Oct 29, 2011
James Warham

Hydrogen Vehicles—Where Are They Now?

I have not been a big fan of the EV revolution—sorry tree huggers, I do not feel that they are ready for “prime time” or worth the cost. Yes they are pricey but the cost of using more fossil fuels to produce electricity on a grid that has already shown that in summer months, can’t handle the loads now. Now introduce charging stations, additional home consumption to charge the EV’s and all the additional electric conveniences that we will surely add to our lives and I think it spells disaster.

Just building electric cars and calling it a day will never break us from foreign oil—but that’s a discussion for another time and place. So what are the car manufacturers to do? How about thinking outside the box and coming up with some really clean viable energy.

Already done! In fact it’s been done for some time now and successfully used all across the world every day—it’s abundant, renewable and produces no emissions except harmless water.

For some time now commercial vehicles have been using hydrogen fuel cell technology and it made its way into a family car some time ago—never heard of it? That’s because it was never marketed by the manufacturer so most Americans think that the cleanest most efficient vehicles come from Toyota.

Because of forward thinking from Honda, the car of the future is available today and has been for some time now, and not just to carefully selected corporate fleets, but is available to lease by everyday consumers. The FCX is a fully functional Honda that is just like the cars we drive today. With 134 hp, the FCX performs as well as any family sedan on the road today, except the only emission that comes out of this car is water.

Well-done, Honda! I commend you for not sticking a battery in a sedan and calling it a “Hybrid”. I now forgive you for producing the Insight. If the manufacturers out there had any regard for the future or forward thinking capabilities then they would be rushing head first into hydrogen from solar. It is refreshing that an auto manufacturer is putting forward thinking over green marketing. And the pièce de resistance: manufacturing this station so that it essentially could be used by those faithful to other brands.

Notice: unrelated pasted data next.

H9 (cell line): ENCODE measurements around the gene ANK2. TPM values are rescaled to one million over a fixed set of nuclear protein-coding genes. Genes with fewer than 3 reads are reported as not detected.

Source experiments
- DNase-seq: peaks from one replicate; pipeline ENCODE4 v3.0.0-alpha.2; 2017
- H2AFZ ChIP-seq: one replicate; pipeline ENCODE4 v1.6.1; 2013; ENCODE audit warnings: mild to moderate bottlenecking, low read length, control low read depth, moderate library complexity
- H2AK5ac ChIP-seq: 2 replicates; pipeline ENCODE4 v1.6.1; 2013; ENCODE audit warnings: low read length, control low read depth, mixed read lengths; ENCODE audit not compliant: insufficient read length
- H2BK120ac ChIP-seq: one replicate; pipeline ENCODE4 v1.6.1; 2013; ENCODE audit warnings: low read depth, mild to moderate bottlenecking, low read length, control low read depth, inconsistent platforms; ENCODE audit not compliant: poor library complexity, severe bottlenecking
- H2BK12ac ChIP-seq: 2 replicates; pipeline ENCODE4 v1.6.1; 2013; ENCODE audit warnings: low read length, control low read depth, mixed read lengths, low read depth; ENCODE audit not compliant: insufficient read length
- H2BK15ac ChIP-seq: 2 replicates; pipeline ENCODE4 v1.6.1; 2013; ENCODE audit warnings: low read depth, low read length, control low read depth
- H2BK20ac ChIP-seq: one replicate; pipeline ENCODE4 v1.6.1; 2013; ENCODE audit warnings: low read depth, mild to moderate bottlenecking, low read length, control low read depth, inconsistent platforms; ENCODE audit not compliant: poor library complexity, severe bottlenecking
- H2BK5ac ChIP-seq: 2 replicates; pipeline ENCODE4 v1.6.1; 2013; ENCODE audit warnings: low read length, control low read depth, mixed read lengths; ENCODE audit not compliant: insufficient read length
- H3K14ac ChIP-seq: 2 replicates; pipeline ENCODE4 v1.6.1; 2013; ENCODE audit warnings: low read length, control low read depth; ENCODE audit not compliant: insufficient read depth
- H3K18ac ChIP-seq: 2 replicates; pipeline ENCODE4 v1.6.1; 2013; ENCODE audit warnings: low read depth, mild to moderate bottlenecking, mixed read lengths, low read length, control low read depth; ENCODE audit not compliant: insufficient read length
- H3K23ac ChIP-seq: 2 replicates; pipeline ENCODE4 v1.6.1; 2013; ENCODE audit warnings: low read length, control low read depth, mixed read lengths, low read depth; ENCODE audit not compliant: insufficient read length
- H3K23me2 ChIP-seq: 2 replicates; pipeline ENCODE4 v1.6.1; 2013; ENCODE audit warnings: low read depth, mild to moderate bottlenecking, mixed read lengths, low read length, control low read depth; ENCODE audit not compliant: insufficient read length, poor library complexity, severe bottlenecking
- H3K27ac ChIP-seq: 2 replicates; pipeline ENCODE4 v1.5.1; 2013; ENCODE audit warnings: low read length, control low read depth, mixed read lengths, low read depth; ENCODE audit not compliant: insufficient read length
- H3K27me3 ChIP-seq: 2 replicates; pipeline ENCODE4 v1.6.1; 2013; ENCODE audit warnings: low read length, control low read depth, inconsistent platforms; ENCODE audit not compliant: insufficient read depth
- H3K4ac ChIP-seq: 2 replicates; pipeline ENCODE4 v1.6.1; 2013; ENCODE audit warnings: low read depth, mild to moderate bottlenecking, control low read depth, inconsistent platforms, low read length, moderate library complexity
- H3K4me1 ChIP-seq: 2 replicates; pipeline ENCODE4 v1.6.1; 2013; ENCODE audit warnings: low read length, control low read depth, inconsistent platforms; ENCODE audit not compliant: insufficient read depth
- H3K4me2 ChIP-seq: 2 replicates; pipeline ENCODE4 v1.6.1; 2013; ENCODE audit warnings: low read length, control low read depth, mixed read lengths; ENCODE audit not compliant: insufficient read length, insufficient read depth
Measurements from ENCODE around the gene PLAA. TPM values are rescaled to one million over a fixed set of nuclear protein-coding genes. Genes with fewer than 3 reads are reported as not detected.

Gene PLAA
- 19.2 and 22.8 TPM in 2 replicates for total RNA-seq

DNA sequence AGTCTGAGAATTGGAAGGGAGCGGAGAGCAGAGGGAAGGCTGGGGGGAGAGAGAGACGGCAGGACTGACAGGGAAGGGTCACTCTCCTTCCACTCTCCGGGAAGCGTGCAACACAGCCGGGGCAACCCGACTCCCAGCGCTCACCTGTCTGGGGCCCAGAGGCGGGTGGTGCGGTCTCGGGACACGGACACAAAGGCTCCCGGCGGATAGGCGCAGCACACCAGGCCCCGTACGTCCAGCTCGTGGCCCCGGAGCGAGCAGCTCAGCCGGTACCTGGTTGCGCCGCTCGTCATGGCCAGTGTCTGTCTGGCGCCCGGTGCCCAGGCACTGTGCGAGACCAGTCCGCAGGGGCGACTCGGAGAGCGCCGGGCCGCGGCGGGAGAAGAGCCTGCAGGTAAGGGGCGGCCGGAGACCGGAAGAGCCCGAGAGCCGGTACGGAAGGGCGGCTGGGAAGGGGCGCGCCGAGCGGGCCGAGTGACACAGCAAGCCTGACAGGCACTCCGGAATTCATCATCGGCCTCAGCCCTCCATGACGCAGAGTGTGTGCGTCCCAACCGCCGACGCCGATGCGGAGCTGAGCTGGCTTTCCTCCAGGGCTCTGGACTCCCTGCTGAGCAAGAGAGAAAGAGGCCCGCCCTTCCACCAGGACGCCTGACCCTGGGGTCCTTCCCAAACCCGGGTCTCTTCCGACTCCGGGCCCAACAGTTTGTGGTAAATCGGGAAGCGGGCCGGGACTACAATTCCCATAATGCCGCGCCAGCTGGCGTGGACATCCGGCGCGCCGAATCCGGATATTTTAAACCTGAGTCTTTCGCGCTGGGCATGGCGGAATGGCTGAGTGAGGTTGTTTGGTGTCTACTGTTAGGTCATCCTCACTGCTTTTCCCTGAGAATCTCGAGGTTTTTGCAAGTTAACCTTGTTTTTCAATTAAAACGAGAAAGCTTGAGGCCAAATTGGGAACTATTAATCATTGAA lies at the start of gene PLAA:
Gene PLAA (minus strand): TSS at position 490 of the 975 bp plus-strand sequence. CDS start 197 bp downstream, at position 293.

The FCX is powered by a hydrogen fuel cell that can be refueled just as fast and easy as your car today. Unfortunately, the infrastructure is in place only in limited areas in California, but the good news is Honda can remedy that situation on their own.

But Honda has also remedied that too—

Honda has also taken steps forward in the fuel cell world by producing a home hydrogen refill station. Utilizing solar power and designed as a single, integrated unit to fit in the home garage, the station produces enough hydrogen in an eight-hour overnight fill to power a fuel cell electric vehicle for its typical daily commute. The unit was designed to complement a public network of fast-fill hydrogen stations by refilling overnight, letting owners take advantage of less expensive off-peak electrical power and remove the requirement of hydrogen storage. In other words the unit will use solar during the day and run off the power grid at night. . . Bravo!

Things have been relatively quiet on the hydrogen front over the past few years with so much attention being devoted to electric vehicles. Still, most major automakers continue to develop hydrogen fuel cell technology as a longer-term solution to our transportation needs…just don’t let them sweep them under the rug.

Want to know more about hydrogen vehicles? Be sure to check out these articles
The Light At The End Of The Tunnel Is Green
Forward Thinking From Honda
Hydrogen Vehicles Gaining Momentum, Need Fueling Infrastructure Strategy

1 Comment

  • I don’t think the hydrogen vehicles are ready to put out on the market. I think it might just make the economy worse. We all ready are having problems with it being to hot in the summer and being way to cold in the winter. So how are we going to afford to power this car when we are having trouble just getting some one;s house to cool off cause its so hot or so cold. It’s just food for thought so think about it?

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